Years ago at Amazon, I was the co-author of a proposal to change an Amazon policy. Up to that point, employees weren't allowed to change teams unless they had been on their team for at least 12-months.

One argument for the policy was that people would change teams if they were underperforming, and dodge the consequences of their poor performance. Another argument was that people couldn't really contribute to a team unless they'd ramped up for a few months, so it wouldn't be fair to have people move without adding value to their new team.

Regardless of their excuses, we ended up getting the policy changed, allowing employees to change teams when they'd like. As a result, I got some nasty emails from VPs/Directors who thought I was going to cause the destruction of Amazon. Funny stuff.

How did I get passionate enough about this policy to spend time changing it?

A bit earlier at Amazon, I was working on recruiting and retention for our larger organization. Essentially, I was trying to calculate how many people we needed to hire, on what teams, and how long people stuck around. Basic data gathering, necessary to come up with recruiting forecasts.

What stood out to me was that some teams had pretty drastic differences in tenure.

There was one particular group which had a very strange tenure pattern. Right at the 12-month mark, almost every single employee would transfer to another team.

I spoke to the manager, who said it was just "a hard space to work in." Then I spoke to the members of their team.

If they went on-call, they'd be paged a dozen times a day. If a feature request came in, it was always a high priority. Every single thing was always an emergency.

Yes, that team was a hard space to work in, but it was a hard space because the stress level was permanently dialed to 11. No one can operate that way for long.

In today's article, I'm going to chat about the negative impacts of high stress, and how to dial things down. I'm also going to speak to the (perhaps surprising) negative impacts of low stress, and how to dial things up a bit.

This isn't simply for managers. Stress management is a major aspect of how we all interact, and it's the responsibility of everyone to ensure a properly stressful working environment.

What do I mean by stress? Eustress and Distress.

When I refer to stress, I don't mean, "I feel sick to my stomach, I'm so stressed because my manager is a jerk." To differentiate stress, I'm going to refer to two major types of stress.

Eustress - Great word. It's a healthy level of stress. The kind coming from deadlines, learning new things, or stretching to achieve a goal.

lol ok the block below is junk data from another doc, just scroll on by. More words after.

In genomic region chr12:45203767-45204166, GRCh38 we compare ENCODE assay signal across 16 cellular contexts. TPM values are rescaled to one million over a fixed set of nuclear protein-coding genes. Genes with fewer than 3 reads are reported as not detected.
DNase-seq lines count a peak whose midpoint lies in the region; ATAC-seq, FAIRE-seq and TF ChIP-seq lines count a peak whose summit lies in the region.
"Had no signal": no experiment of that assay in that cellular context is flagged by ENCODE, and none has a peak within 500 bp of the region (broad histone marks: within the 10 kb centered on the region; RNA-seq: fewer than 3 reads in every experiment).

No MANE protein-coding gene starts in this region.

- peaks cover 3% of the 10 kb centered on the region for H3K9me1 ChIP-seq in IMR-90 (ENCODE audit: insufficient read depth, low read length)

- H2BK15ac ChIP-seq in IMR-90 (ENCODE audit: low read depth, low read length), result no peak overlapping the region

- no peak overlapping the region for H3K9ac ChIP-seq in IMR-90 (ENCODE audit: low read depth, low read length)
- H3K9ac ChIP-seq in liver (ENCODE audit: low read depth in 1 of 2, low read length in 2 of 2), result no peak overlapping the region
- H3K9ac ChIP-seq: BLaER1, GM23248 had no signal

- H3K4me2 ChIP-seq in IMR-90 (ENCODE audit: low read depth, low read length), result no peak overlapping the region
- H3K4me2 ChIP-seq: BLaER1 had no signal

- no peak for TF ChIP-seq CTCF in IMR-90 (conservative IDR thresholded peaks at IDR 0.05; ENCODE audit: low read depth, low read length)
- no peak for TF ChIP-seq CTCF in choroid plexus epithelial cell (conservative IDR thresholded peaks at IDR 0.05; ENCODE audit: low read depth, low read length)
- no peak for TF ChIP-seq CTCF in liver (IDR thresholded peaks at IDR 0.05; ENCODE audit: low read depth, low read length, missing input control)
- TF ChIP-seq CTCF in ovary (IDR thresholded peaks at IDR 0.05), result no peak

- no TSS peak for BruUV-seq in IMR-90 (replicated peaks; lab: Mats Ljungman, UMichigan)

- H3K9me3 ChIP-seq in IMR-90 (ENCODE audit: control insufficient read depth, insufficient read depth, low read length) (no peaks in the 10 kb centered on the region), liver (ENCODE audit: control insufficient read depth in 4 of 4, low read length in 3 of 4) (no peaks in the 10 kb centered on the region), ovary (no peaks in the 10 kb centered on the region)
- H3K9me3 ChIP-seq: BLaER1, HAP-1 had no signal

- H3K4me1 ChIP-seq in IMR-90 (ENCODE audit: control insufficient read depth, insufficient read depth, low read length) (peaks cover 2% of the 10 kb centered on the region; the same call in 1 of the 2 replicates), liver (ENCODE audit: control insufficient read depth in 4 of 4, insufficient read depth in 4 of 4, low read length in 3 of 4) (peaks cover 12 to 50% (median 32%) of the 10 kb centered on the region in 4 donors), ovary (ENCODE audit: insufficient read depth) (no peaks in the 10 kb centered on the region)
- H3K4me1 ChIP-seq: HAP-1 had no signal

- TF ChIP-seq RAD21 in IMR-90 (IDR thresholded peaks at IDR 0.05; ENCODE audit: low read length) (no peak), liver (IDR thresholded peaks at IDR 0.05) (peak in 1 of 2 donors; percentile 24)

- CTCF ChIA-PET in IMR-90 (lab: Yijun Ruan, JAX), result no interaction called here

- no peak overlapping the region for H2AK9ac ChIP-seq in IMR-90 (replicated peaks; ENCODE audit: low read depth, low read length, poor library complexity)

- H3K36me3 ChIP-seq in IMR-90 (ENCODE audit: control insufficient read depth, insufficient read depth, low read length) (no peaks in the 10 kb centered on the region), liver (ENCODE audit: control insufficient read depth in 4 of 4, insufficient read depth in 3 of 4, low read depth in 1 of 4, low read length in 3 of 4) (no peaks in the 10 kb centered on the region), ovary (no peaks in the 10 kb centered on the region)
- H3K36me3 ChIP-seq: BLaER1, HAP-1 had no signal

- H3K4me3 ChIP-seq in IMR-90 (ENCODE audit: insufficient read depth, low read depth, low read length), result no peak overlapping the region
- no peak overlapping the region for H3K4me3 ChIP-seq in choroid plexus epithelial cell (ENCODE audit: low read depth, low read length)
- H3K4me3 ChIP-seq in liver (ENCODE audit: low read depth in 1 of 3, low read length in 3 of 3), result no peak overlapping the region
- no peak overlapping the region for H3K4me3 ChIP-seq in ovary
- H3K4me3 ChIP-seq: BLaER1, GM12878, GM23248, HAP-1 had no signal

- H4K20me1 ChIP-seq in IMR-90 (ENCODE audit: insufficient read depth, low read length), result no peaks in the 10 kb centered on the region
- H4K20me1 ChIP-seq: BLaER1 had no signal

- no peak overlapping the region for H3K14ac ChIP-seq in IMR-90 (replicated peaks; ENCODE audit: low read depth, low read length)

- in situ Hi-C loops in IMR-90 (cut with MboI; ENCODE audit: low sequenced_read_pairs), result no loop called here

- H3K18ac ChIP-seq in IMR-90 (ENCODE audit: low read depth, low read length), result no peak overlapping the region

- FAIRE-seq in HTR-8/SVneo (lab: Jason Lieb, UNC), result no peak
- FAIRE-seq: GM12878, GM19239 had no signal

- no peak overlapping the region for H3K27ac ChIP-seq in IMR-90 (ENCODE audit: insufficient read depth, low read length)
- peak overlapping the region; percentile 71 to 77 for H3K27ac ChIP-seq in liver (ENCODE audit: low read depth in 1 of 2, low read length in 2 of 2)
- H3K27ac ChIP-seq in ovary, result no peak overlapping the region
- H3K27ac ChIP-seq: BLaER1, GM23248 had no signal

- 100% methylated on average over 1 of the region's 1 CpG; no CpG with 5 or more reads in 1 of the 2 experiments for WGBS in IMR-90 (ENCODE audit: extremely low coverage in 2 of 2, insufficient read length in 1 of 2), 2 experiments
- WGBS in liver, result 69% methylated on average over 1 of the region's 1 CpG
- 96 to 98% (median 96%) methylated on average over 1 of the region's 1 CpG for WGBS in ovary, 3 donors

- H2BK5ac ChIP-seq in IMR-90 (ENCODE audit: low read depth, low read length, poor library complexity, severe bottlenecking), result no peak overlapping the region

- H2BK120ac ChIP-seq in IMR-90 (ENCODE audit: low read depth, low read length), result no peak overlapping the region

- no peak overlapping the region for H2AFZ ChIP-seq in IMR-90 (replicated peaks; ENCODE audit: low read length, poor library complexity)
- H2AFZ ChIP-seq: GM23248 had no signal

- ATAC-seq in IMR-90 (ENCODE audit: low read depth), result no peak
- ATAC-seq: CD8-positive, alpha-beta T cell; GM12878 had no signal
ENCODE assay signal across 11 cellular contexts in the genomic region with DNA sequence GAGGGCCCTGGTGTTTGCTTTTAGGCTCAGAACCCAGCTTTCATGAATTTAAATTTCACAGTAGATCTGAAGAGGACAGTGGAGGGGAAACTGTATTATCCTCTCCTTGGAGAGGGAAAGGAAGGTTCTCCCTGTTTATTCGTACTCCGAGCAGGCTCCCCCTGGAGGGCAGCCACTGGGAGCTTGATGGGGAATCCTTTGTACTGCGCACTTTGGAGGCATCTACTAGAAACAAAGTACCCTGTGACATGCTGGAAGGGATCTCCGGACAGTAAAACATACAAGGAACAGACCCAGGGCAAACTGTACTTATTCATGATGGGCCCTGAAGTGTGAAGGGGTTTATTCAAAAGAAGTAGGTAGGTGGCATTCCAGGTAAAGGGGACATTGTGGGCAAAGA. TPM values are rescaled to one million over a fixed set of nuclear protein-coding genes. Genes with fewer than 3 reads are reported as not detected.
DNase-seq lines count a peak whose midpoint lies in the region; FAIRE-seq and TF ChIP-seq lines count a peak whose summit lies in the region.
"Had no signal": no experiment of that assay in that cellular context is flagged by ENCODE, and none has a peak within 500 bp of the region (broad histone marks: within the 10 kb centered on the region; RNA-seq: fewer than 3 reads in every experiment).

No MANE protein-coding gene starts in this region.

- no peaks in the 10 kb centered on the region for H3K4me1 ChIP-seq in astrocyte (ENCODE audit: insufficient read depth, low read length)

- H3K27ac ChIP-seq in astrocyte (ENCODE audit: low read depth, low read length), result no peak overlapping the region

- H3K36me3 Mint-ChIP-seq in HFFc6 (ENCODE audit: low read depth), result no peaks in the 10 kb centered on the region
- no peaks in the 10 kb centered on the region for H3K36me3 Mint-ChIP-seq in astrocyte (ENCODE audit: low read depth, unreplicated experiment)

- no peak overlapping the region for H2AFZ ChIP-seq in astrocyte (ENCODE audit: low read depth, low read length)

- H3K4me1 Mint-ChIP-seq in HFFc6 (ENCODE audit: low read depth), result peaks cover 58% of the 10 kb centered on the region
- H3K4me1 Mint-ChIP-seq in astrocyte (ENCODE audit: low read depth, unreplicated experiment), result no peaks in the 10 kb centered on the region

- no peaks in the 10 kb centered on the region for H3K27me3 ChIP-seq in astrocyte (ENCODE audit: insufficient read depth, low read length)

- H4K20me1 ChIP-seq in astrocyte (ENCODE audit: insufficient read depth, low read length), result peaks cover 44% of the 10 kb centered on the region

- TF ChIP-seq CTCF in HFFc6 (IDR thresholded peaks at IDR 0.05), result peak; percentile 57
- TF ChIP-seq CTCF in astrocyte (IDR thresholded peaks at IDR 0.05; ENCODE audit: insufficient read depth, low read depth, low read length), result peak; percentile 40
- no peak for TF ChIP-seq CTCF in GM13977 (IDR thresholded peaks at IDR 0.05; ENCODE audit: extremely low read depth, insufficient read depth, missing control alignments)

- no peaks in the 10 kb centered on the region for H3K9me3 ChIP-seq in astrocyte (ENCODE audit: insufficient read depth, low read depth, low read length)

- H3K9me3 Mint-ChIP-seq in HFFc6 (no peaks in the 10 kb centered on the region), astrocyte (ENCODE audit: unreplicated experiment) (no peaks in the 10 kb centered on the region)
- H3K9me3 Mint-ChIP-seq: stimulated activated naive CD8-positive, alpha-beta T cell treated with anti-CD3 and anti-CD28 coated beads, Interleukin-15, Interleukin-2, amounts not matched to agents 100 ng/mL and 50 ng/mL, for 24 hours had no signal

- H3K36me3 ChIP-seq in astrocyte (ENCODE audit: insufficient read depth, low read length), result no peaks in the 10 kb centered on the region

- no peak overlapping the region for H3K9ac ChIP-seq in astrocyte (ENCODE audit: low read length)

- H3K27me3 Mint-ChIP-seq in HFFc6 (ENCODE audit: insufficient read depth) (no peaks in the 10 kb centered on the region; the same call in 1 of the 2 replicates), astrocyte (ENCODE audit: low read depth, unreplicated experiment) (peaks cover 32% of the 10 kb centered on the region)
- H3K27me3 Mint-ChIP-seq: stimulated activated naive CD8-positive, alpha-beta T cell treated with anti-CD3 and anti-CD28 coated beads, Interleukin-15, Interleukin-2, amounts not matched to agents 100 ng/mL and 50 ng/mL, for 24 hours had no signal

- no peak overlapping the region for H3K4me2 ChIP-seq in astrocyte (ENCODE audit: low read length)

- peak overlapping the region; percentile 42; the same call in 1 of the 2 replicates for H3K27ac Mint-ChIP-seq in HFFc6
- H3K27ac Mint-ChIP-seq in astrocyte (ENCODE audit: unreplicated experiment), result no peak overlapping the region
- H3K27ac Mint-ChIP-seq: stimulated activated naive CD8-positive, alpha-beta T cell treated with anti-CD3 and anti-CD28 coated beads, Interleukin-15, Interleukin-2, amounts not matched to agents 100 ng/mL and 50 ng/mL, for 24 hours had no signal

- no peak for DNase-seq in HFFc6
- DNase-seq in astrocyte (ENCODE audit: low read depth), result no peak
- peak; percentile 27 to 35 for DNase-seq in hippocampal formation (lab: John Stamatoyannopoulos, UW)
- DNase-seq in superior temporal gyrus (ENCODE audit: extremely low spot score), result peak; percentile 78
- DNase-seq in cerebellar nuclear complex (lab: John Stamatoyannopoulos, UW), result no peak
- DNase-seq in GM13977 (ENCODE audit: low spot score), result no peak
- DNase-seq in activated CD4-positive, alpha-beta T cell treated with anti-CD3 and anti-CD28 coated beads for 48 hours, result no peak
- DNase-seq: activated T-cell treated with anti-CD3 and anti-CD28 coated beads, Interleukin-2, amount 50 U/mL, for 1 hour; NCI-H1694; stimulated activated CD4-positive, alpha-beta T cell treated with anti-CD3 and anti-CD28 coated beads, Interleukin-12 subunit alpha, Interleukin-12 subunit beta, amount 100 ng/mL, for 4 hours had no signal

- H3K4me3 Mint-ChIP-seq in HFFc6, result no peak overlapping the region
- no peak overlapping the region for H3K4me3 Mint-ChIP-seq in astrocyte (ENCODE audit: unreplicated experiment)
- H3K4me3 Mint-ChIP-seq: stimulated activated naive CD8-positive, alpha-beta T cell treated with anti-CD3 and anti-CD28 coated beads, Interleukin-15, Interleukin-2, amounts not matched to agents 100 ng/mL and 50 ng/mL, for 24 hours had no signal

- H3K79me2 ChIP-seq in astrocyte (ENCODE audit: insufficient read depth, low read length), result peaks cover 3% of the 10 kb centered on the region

Distress - An unhealthy type of stress. The kind caused by interpersonal conflict, a lack of autonomy, or high levels of career risk.

Distress is bad. It's bad for your health, and for your performance. It makes your job worse. Less distress is simply better.

The type of stress I'll refer to is eustress. The main reason I'm not using that word is that it's very uncommon, and it'd make the article more confusing.

By the way, another word for the type of stress I'm referring to is arousal (see chart below). However, I didn't feel like writing an article which explains the importance of arousal at work.

By Yerkes and Dodson, Hebbian

The downside of too much stress.

I'm referring to the types of stress which can cause eustress (the good stress). Deadlines. Goals. Learning new things. How can this be bad?

Think back to the story at the beginning of this article. What was an example of what went wrong?

One high-priority project isn't bad. It can create unity across the team. It can create the right level of energy and attention on a critical project.

I've had multiple situations like this come up:

"Hey, we have this awesome opportunity to announce this feature in a New York Times article. Only if we can get it launched by June 15th.. do you think we can do it?"

That can be fun for the whole team. It can be energizing to kick things into high gear, and see what you can deliver when you put your mind to it.

And then the date comes, and the launch happens. What do you need now? You need a break! You need to vacuum your house, have that dentist appointment you'd rescheduled, and perhaps watch some Netflix.

But what happens when your launch happens, and the next launch is critical, and the next one?

You never get to dial it down. Your performance suffers because that exciting stress turns into anxiety. Too much of a good stress (eustress) becomes distress.

That distress leads to exhaustion. You feel a lack of autonomy when you're continually pressured. Not to mention the added stress of the impact it can have on your health, your family, and your friends.

What can you do about it?

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